What is shorting?
First, let’s talk about what shorting is in this context.
- In the financial world you can invest in shares and, all things being well, their value will go up.
- If you want to, you can also bet against people buying the shares that their value will go down. The exact mechanism for this isn’t worth explaining here.
This also applies to currencies, which are far more volatile.
All the trading in the City is in essence gambling for rich people. It also suffers from them really hating to take any risks. This is where we get the ridiculous notion that failing banks should be bailed out using our taxes from. The people with the power take stupid risks, and then, if they don’t pay off, we bail them out.
All of the stuff you hear about how complex this all is is rubbish. It’s gambling, sometimes disguised by poorly-understood mathematical models, but it’s gambling.
The problem is the risk is all pushed out onto people who can least afford it. The people who make the markets can also set things up so they bet against people like us in the form of our pension funds. We are just money making cattle to them.
This nonsense also applies to the market for things like simple commodities, power and oil, but that’s a discussion for another day.
So how does this relate to the Brexit vote?
Before the narrow vote most people thought that the UK was going to vote to stay in the EU, and the valuation of the pound and British stocks and shares reflected that belief.
If you had known that the value of the pound was going to fall 20%, which would instantly mean that British companies’ stocks quoted in pounds were suddenly 20% cheaper if you were using dollars or euros to buy them, and also that you could take positions in the currency markets betting that it would fall, you would have then been able to make a very large amount of money.
This is why Nigel Farage was seen almost dancing after the vote results were announced and the pound fell dramatically, some say this is why he was talking down the chances of Leave winning right up until the last moment too. His friends all made a lot of cash. It also explains why Boris Johnson and a lot of other prominent Leave campaigners received nice fat donations. See here, also.
The way the gambling works is that it doesn’t necessarily have to be a big drop like this that makes them the money. They can also take positions that take advantage of uncertainty, where prices move around a lot, are volatile. Despite all the delusional nonsense spouted about markets they are, in fact driven by what people think and feel. A stock may fall if the CEO of a company does or says something that worries shareholders. The actual value of the company in terms of what it does or owns won’t change, but the sentiments of the market can change the value of the stock. The stocks in the well-regarded companies across a whole country could fall if a politician were to make a decision that would damage that country’s economy.
Similarly, in the currency markets, imagine how much money you could make if you knew that a key politician was about to announce some new madness that would make the market rise or fall before they actually spoke. Of course, this would be corrupt, would be insider trading. It would also be extremely difficult to prove.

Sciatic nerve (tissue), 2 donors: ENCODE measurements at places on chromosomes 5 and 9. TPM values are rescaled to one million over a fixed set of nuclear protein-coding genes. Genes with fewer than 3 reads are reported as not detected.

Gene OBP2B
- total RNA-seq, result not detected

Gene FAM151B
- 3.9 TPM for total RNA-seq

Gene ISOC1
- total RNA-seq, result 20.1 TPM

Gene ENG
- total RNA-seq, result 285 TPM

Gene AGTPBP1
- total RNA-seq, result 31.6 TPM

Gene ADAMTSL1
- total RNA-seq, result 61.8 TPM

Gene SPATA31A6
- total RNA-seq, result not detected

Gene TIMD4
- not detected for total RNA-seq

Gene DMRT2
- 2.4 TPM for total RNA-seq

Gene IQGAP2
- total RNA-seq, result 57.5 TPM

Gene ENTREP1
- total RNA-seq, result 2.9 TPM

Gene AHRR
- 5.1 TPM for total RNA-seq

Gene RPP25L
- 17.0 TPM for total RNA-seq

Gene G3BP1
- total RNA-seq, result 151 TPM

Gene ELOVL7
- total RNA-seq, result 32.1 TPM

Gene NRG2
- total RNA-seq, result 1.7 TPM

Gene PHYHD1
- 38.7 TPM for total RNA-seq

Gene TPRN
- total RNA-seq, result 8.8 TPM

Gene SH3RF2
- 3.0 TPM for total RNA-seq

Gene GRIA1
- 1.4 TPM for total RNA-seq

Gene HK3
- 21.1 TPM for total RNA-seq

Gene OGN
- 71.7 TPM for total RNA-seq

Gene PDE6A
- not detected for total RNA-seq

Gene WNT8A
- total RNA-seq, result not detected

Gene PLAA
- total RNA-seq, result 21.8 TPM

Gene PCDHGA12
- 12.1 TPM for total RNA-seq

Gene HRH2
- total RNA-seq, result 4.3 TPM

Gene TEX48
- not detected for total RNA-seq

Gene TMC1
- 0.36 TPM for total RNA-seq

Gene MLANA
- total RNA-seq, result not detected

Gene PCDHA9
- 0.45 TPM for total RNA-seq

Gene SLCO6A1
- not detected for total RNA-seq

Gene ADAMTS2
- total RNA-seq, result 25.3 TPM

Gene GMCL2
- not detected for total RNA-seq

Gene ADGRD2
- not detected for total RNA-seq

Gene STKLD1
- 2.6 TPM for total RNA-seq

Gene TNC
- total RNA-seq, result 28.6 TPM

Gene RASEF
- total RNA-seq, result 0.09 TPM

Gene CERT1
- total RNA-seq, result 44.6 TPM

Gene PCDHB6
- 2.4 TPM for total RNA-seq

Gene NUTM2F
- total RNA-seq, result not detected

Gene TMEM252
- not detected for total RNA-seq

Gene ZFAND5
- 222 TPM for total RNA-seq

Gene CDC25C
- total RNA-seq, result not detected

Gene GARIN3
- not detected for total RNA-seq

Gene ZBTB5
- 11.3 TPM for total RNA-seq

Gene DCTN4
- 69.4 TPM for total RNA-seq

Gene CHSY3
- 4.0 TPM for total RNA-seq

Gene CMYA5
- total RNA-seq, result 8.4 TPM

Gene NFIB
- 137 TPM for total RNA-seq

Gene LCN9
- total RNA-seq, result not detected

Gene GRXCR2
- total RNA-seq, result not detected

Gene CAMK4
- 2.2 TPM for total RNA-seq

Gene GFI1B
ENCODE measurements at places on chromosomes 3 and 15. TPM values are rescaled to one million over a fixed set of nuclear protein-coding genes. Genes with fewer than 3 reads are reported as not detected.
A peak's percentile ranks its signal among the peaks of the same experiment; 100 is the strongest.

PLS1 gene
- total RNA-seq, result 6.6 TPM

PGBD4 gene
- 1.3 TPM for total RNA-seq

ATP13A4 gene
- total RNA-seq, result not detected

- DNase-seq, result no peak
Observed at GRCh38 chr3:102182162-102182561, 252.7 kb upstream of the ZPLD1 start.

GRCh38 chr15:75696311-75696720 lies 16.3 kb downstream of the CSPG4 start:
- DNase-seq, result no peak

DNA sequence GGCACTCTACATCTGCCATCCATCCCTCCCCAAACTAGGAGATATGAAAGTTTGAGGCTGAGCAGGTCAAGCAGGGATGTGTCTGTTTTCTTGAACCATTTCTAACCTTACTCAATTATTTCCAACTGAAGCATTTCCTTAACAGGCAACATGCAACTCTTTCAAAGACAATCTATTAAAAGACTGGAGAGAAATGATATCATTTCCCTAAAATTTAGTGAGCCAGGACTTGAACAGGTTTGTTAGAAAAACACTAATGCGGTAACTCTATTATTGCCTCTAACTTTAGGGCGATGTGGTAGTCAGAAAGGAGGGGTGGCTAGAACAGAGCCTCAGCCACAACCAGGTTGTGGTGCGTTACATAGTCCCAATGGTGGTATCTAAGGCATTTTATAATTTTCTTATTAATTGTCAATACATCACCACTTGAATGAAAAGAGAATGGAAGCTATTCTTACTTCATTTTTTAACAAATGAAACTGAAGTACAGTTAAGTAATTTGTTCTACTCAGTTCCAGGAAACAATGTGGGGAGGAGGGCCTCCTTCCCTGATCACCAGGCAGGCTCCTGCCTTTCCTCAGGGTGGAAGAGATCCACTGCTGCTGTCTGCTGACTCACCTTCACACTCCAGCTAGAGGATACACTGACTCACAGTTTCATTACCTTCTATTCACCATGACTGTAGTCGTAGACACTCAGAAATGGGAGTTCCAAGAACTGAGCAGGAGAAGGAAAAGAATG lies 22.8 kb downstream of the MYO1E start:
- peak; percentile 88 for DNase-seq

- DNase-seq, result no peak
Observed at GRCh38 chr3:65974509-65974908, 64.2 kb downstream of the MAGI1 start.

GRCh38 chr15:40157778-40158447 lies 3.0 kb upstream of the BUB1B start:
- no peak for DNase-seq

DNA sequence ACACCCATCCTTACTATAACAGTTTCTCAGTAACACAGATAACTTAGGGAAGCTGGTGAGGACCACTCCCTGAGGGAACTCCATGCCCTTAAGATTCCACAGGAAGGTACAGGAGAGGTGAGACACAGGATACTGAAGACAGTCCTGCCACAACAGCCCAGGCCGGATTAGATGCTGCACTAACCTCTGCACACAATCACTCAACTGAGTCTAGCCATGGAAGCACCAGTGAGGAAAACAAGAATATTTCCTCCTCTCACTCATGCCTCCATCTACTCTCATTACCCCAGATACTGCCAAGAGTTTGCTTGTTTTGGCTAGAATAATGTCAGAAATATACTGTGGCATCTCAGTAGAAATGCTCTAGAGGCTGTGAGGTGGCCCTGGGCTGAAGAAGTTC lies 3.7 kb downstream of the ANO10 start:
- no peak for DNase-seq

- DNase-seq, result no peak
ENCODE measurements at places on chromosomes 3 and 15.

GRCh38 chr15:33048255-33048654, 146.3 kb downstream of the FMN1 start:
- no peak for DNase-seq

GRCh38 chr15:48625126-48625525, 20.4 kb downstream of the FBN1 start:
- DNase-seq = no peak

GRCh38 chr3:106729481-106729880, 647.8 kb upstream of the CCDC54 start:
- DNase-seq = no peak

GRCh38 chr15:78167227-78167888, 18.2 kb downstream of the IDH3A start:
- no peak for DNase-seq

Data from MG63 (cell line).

But still, when you see various MPs yelling and acting out. Don’t forget that they have friends who can make money out of the uncertainty, as long as they know in advance that there will be surprise resignations and speeches hinting at things that might affect how the UK economy is perceived.
The capitalist class has always made money out of wars and misery, this is nothing new. Wars tend to help them make profits across the whole economy because there is little competition over prices or quality during wartime.
Instead, let us take the example of what happened in New Orleans after hurricane Katrina as described by Naomi Klein in her book The Shock Doctrine. People were reeling and confused after the floods and the carpetbaggers ran in and changed how things like education were funded, giving parents vouchers that were worth less than their kids previously had allocated for their education and making previously publicly owned and controlled facilities private and unaccountable.
Prime bits of land that happened to have social housing on them suddenly had to be cleared and the housing wasn’t replaced leaving them free to be developed. Similar things happened after the 2004 tsunami in East Asia. Land that people had owned and fished from for generations was suddenly fenced off and hotels built.
Disaster capitalists take natural disaster, states of confusion or crisis and use them to sneak in broad changes that the people hit by the crisis wouldn’t want while their minds are on other things like simple survivial. These opportunists, or their friends, will make money from these changes and leave everybody else with services that are usually more expensive, much harder to access and poorer quality. Or in the case of people in Indonesia, leave them with nothing.
If you look at things like the NHS in Britain, where there has been a deliberate running down of funding to create an artificial crisis you can see that there are many ways to create them. It doesn’t have to be some kind of natural disaster, it can be anything they dream up.